Strategic Management .. Walmart: Repurposing the Supply Chain

Walmart: Repurposing the Supply Chain

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Backstory: Wal-Mart, the largest retailer in the world, with over 7,800 stores, has been working steadily to improve sustainability. From installing green roofs to rolling out a more efficient trucking fleet, the company has moved forward internally, but now it is bringing its suppliers along.

Challenge: How do you green the supply chain?

Key moves: Wal-Mart has been pushing sustainability since adopting the strategy in 2005, establishing goals of being 100% fueled by renewable energy, producing zero waste and selling products that will sustain the environment.

So how does that happen? In one famous example, the company began working with Unilever plc in 2005 to sell concentrated laundry detergent in a 32-ounce container (equivalent to 100 ounces under a previous formulation). Consumers got a more powerful detergent in a smaller package. Three years after rollout, the new container had saved 80

million pounds of plastic resin, 430 million gallons of water and 125 million pounds of cardboard, according to a company fact sheet. More importantly, it became an industry standard, prompting other packaged goods companies to switch to concentrated detergent as well.

Wal-Mart’s zero waste initiative is also moving forward. The company, which is aiming to eliminate all its landfill waste by 2025, was able to reduce waste by 57% between 2008 and 2009. It did so by improving inventory management, increasing donations and ramping up recycling (including 25 billion pounds of cardboard). Now it is striving to push these criteria down into the supply chain on a three-stage path. First, it wants suppliers to rate their products on sustainability criteria. Second, it wants to

gather data on product life cycles. Third, it is creating a sustainability index that will increase transparency for the consumer.

The first initiative, rolled out earlier this year, involves a questionnaire sent to more than 100,000 suppliers. It polls them on four categories: their energy and greenhouse gas emissions, waste and quality initiatives, “responsibly sourced” materials and ethical production. Products are also being measured through their life cycles. Collaborating with academics, retailers, NGOs, suppliers and government in a consortium, Wal-Mart’s goal is to build a global database of product information. As environmental business consultant Joel Makower wrote on his blog, http://makower.typepad.com, “the consortium’s mandate is to focus on how to evaluate products, which Wal-Mart hopes will become the basis for standards, ratings, or other product-level evaluations that it would use in its stores.” That data will be used to develop an index consumers can use to evaluate products, though it’s still unclear how that information will be measured and presented. Nor is there a timeline for rolling out such an index. Impact: Wal-Mart wants its sustainability index to be open to all, becoming a standard to measure and communicate the green credentials of a product and thus becoming “a tool for sustainable consumption.” In the process, the exercise of measurement itself may reap rewards in more efficient production, less waste and lower emissions — all of which are also cost-saving measures.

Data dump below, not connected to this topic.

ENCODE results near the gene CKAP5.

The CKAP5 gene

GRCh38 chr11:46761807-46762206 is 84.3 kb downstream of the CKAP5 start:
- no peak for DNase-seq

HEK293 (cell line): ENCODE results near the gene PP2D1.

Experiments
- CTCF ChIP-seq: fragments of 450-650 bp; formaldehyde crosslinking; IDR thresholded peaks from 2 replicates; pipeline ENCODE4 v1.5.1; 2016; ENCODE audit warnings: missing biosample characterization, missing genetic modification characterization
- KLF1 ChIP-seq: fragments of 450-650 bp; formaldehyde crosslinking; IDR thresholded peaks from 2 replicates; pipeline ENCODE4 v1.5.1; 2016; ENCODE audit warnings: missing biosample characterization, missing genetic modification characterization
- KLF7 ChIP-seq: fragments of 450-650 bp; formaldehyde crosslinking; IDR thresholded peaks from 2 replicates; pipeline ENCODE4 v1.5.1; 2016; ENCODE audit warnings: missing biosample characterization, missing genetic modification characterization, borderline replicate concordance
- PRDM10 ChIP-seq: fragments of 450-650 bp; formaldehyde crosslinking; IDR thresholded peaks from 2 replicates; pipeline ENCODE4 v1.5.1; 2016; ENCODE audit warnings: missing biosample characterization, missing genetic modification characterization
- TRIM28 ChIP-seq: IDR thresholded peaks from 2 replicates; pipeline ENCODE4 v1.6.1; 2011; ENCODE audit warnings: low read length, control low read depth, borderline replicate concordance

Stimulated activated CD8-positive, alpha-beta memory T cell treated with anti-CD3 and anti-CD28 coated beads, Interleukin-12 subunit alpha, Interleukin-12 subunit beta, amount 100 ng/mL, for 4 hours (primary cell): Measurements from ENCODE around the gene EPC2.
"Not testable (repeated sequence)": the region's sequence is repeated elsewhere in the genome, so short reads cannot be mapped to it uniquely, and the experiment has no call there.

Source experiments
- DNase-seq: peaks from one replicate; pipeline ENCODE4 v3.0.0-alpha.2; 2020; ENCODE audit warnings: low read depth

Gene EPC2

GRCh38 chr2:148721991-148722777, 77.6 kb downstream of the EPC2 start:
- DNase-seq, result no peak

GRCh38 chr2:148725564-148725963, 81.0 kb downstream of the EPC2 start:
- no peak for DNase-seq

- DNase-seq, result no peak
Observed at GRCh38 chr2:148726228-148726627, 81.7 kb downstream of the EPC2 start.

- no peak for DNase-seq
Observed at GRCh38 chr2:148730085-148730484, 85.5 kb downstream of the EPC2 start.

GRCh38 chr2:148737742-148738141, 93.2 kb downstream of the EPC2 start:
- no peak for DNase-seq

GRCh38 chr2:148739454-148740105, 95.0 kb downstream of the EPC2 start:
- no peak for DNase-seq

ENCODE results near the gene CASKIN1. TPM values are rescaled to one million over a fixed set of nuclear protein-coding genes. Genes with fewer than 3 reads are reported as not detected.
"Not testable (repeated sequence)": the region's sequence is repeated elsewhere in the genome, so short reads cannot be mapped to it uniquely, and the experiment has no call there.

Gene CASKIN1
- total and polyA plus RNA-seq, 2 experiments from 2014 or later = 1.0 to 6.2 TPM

Q1. Do you think that the customers in times to one would look out for a sustainability

index of products before buying them? ( 150 – 200 words)

Q2. Imagine you are working for one of the competing firms of Walmart (Carrefour,

Panda, Nesto etc.) in Saudi Arabia? How would you react to these initiatives from

Walmart? Would you go on and try to follow the lead or would you wait and watch? ( 150 – 200 words )